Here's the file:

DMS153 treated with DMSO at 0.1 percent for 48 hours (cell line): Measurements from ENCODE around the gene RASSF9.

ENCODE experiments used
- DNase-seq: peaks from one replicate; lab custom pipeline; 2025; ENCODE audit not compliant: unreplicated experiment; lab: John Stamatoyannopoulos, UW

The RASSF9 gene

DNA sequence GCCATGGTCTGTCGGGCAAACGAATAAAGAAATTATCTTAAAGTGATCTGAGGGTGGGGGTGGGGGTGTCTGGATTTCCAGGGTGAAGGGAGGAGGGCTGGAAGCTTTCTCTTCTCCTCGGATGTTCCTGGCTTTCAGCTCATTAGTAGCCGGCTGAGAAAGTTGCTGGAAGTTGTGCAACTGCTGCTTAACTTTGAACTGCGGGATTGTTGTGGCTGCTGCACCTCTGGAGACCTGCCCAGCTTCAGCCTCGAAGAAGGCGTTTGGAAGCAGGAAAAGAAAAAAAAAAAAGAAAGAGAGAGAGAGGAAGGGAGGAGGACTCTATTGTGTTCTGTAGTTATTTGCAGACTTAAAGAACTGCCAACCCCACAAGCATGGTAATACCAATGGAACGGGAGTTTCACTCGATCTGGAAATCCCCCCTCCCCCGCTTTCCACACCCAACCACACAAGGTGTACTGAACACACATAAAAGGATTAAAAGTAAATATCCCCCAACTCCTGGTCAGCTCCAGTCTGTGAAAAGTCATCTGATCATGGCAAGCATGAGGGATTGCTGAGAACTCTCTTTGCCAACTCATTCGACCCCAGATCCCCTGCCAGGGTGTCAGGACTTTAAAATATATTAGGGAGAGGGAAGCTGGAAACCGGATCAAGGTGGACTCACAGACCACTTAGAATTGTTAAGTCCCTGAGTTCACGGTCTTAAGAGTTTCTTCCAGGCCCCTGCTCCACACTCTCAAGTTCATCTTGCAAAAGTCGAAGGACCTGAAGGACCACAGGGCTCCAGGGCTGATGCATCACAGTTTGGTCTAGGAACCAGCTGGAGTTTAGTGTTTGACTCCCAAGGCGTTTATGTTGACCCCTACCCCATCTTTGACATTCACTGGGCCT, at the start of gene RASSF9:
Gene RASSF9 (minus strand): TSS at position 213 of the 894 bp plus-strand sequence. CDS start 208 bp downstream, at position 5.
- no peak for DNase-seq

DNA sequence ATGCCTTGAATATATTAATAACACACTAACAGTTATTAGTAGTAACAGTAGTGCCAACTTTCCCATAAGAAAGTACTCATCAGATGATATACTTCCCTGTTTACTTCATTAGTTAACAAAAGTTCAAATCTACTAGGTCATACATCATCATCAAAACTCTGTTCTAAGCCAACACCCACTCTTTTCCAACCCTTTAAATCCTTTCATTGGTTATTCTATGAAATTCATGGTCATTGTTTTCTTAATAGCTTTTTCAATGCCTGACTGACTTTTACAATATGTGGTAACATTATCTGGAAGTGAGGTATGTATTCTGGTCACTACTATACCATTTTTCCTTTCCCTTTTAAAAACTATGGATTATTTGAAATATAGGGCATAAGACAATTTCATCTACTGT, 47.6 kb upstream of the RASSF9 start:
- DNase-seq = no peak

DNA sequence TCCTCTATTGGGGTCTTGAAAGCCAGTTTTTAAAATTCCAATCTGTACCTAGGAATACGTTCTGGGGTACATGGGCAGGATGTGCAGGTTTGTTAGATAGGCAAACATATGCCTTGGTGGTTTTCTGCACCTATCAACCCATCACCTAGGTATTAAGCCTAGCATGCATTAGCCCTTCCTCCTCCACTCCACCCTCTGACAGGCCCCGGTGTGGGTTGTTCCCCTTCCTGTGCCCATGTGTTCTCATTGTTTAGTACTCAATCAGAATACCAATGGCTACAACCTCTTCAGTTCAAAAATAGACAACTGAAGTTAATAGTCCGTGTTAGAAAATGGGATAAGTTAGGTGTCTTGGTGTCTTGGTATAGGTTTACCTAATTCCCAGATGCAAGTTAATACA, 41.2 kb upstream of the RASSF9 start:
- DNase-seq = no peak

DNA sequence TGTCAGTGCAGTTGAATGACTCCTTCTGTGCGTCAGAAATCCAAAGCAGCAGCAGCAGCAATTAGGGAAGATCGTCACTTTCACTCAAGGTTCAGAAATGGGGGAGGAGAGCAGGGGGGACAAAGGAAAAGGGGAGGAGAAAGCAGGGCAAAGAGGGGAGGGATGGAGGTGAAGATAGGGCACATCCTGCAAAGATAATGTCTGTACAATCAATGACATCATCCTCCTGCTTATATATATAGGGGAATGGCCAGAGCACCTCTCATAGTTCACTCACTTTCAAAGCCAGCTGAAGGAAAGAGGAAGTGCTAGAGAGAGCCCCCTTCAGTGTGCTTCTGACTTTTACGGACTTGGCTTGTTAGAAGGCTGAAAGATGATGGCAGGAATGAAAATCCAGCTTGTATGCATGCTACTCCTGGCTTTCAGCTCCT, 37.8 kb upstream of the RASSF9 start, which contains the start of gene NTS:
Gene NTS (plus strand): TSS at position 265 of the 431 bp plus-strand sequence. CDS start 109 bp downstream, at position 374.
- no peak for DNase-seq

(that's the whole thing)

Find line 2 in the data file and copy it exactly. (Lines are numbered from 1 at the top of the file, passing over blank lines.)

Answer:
ENCODE experiments used